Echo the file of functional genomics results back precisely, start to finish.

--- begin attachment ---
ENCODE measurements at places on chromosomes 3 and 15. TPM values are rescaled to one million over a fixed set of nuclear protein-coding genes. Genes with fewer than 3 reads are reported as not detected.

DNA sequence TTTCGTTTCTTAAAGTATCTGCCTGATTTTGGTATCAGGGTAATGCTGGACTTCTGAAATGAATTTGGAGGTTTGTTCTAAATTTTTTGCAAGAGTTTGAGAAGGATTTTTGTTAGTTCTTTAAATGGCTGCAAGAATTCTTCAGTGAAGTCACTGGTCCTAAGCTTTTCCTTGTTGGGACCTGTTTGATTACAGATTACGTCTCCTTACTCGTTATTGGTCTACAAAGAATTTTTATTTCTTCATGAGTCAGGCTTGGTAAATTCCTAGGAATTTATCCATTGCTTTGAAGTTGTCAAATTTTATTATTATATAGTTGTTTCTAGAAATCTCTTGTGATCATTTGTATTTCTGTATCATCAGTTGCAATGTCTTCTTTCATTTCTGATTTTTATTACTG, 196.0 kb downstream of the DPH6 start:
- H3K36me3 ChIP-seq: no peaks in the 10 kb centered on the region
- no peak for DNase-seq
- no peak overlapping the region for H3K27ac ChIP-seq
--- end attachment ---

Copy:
ENCODE measurements at places on chromosomes 3 and 15. TPM values are rescaled to one million over a fixed set of nuclear protein-coding genes. Genes with fewer than 3 reads are reported as not detected.

DNA sequence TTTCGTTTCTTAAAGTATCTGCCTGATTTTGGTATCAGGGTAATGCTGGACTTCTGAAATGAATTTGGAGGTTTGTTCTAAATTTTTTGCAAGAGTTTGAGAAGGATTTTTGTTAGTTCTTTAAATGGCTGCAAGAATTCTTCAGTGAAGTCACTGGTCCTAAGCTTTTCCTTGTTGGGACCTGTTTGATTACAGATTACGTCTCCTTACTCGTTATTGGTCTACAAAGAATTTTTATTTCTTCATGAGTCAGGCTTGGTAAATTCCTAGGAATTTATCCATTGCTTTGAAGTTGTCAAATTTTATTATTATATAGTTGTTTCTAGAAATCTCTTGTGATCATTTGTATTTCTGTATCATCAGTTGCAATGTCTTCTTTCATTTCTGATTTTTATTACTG, 196.0 kb downstream of the DPH6 start:
- H3K36me3 ChIP-seq: no peaks in the 10 kb centered on the region
- no peak for DNase-seq
- no peak overlapping the region for H3K27ac ChIP-seq